North Texas Daily

The damages of repealing internet privacy rules

The damages of repealing internet privacy rules

The damages of repealing internet privacy rules
March 30
09:00 2017

The Editorial Board

In the latest instance of congressional mischief, the U.S. House of Representatives voted to repeal the Federal Communications Commission’s broadband privacy rules on Tuesday. The Senate passed the bill last week, and since the other chamber of Congress has allowed it with a 215-205 vote, it all rests on President Donald Trump’s shoulders to sign the bill and regress the progress of online advocacy.

The FCC rules, which were approved this past October, heavily restricted the way that internet service providers could handle users’ online information. According to The Washington Post, this information includes browsing histories, mobile data, finances, app usage, Social Security information and the content of our emails.

Thanks to the FCC, companies had to concede with their consumers in order to sell their data to advertisers until this point. In fact, the restrictions were originally conceived out of consumers’ needs for new privacy protections as “more Americans [are turning] to the internet to find jobs” each day. If Trump signs the bill as he’s expected to, ISPs will be free to monitor consumer behavior and use our personal data to sell ads in an online market worth $83 billion, according to eMarketer.

“Privacy is an issue that the American people treasure,” said Rep. Nancy Pelosi (D-CA) in response to the GOP’s colossal decision. “We cannot allow the Republicans to sell the dignity of the American people.”

However, the majority of House Republicans argue that the FCC rules are merely “arbitrary government [interventions] in the free market,” with Rep. Marsha Blackburn (R-TN) believing that consumer privacy will improve “by removing the uncertainty and confusion [that FCC] rules create.” Her claim was supported by an opening statement from Rep. Michael Burgess (R-TX), who blamed the confusion on the FCC “subjecting part of the internet ecosystem to different rules and jurisdictions” than consumers are used to. After this, only 15 Republicans voted against the grain of 215.

Now there’s a lot wrong with this defense. Although Burgess invoked the free market in this battle over our privacy, the rules set in place by the FCC were clearly intended to separate our information from the dog-eat-dog nature of free market economics. Doing so only keeps ISPs, tech companies and ad men from getting their corporate hands on the communications we hold most dear.

Furthermore, we can only expect the worst possibility of President Trump’s decision-making. Not because we harbor ill will towards him, but because of the obvious business advantages that come from passing the bill. When the FCC’s policies were originally passed, telecommunications companies such as AT&T and Comcast were some of the first to call the policies “illogical” and “disappointing.”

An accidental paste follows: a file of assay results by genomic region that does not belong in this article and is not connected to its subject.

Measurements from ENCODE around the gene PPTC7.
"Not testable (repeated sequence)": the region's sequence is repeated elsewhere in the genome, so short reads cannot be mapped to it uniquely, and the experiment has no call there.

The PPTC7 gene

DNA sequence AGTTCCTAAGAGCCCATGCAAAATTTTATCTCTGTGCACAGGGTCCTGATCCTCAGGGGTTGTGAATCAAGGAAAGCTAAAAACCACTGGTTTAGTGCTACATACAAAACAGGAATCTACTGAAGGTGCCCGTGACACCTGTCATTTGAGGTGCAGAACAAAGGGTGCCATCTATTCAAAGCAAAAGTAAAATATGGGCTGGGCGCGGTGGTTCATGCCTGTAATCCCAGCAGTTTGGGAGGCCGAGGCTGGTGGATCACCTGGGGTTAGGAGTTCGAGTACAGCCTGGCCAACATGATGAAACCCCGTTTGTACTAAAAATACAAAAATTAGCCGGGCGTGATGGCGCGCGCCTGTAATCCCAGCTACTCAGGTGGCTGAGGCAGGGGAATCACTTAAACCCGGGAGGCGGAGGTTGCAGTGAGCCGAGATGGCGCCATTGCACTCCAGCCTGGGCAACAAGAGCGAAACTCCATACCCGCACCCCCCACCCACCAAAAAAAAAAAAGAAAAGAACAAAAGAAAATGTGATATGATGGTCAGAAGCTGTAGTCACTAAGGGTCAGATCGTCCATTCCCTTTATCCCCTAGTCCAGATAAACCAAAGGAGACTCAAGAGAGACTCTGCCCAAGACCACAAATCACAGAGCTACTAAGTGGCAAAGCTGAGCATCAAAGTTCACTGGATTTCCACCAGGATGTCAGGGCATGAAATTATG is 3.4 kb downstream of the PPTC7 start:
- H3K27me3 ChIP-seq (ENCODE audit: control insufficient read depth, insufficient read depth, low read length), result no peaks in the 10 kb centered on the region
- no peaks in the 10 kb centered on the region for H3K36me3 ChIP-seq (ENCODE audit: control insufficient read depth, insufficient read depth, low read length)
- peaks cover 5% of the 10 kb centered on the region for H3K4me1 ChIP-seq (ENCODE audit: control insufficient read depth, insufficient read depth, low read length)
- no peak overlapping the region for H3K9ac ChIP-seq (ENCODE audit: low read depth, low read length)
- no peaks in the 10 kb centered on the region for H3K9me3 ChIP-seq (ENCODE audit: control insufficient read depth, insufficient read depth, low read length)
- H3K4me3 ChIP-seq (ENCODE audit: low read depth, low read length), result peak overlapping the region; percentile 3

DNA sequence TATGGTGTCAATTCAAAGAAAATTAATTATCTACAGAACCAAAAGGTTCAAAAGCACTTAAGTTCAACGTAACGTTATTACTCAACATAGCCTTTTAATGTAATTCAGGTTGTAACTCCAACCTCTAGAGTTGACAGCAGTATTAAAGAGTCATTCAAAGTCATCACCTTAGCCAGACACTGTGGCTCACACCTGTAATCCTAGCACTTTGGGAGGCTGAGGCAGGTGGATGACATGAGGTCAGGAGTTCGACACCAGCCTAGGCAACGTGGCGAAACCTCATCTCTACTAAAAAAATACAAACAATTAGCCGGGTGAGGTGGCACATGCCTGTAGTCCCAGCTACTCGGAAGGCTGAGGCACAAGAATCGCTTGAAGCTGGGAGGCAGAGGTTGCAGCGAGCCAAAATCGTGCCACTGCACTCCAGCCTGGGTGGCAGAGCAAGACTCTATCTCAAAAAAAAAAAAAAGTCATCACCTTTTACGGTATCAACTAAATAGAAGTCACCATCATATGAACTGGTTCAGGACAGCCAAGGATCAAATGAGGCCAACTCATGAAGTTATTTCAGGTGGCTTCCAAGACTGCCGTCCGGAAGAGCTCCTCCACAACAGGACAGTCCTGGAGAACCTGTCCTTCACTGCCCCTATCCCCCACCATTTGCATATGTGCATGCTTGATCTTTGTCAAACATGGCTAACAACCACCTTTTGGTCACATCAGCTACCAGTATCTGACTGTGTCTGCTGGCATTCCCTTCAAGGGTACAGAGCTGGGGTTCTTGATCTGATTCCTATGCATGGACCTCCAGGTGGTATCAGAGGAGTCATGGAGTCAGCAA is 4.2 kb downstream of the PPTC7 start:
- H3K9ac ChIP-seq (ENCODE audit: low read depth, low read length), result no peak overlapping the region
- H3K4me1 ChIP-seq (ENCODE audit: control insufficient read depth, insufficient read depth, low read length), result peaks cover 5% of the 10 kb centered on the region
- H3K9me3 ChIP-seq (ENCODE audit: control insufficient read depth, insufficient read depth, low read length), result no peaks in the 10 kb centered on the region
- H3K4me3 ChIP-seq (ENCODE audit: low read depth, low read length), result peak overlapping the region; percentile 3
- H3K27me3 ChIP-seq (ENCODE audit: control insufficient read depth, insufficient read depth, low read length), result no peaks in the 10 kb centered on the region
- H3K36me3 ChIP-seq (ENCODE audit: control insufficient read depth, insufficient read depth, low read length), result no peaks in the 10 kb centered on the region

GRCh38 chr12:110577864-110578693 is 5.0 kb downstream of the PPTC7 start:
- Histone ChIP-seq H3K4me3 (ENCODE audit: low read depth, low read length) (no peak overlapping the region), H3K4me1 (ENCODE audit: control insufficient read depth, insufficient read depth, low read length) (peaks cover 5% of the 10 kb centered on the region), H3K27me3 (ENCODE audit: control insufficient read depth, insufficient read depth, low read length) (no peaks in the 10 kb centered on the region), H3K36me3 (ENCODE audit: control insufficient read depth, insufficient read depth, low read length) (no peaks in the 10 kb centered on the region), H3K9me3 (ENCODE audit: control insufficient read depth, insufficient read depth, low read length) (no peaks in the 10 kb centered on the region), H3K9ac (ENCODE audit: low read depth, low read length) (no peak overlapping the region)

Those companies are every bit as represented in D.C. as we are, due to the Internet & Television Association – which controls over 90 percent of the U.S. cable industry and functions as its top lobbying group. Their current president is Michael Powell, a Republican who formerly led the FCC before taking the NCTA gig in 2011. Taking this into account, it only makes sense that the GOP would go to such extreme lengths to subjugate our rights to internet privacy.

According to the Columbia Journal of Law and the Arts, a July 2015 survey revealed that 19 percent of internet households suffered from security breaches, identity theft or other malicious activity in the 12 months beforehand.

More recent was the 2017 Identity Fraud Study, which found that $16 billion was stolen from 15.4 million Americans last year. Due to the advent of microchips on credit cards, making them “difficult to counterfeit,” it is much easier for cyber-thieves to masquerade through existing personal information. Also, the Pew Research Center found that only 13 percent of U.S. households didn’t use the internet in 2016. This only puts the privacy of the remaining 87 percent at risk.

To combat the actions of Congress if the rules are repealed, be sure to only browse HTTPS sites. HTTP stands for hypertext transfer protocol, which allows the transfer of web data between servers and browsers. The “s” in HTTPS stands for “secure,” creating an encrypted protection between the web server and browser. Any visit to the unencrypted HTTP sites makes it easier for third parties to see your information, so clearing out your web history will not be enough.

Once more, a vital component of our everyday living is at the mercy of misguided politicians. Even though a Republican contingency to the FCC rules remains to be seen, the best action for Americans to take is to secure their personal info at all costs. The system that promised to protect us in October has failed us yet again.

Featured Illustration: Samuel Wiggins

About Author

Preston Mitchell

Preston Mitchell

Preston served as the Opinion Editor of the North Texas Daily from July 2016 to July 2017, and is a UNT graduate of integrative studies.

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